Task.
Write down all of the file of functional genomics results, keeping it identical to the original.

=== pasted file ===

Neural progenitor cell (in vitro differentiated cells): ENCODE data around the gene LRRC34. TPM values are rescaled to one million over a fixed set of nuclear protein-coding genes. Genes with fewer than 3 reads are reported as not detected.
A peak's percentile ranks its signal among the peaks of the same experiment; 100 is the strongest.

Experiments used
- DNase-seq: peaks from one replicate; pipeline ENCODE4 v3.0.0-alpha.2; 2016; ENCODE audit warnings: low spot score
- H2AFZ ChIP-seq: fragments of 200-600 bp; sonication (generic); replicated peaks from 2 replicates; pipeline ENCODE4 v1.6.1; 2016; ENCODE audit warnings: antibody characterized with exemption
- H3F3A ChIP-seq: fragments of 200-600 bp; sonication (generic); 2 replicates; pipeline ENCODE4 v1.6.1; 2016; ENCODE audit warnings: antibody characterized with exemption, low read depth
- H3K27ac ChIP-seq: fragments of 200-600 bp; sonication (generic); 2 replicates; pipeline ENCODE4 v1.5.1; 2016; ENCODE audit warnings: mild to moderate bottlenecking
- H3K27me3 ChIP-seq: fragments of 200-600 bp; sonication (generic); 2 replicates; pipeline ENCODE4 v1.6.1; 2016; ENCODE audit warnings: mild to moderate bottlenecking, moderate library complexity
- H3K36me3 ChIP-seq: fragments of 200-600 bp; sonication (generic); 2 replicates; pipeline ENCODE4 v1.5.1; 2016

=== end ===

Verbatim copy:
Neural progenitor cell (in vitro differentiated cells): ENCODE data around the gene LRRC34. TPM values are rescaled to one million over a fixed set of nuclear protein-coding genes. Genes with fewer than 3 reads are reported as not detected.
A peak's percentile ranks its signal among the peaks of the same experiment; 100 is the strongest.

Experiments used
- DNase-seq: peaks from one replicate; pipeline ENCODE4 v3.0.0-alpha.2; 2016; ENCODE audit warnings: low spot score
- H2AFZ ChIP-seq: fragments of 200-600 bp; sonication (generic); replicated peaks from 2 replicates; pipeline ENCODE4 v1.6.1; 2016; ENCODE audit warnings: antibody characterized with exemption
- H3F3A ChIP-seq: fragments of 200-600 bp; sonication (generic); 2 replicates; pipeline ENCODE4 v1.6.1; 2016; ENCODE audit warnings: antibody characterized with exemption, low read depth
- H3K27ac ChIP-seq: fragments of 200-600 bp; sonication (generic); 2 replicates; pipeline ENCODE4 v1.5.1; 2016; ENCODE audit warnings: mild to moderate bottlenecking
- H3K27me3 ChIP-seq: fragments of 200-600 bp; sonication (generic); 2 replicates; pipeline ENCODE4 v1.6.1; 2016; ENCODE audit warnings: mild to moderate bottlenecking, moderate library complexity
- H3K36me3 ChIP-seq: fragments of 200-600 bp; sonication (generic); 2 replicates; pipeline ENCODE4 v1.5.1; 2016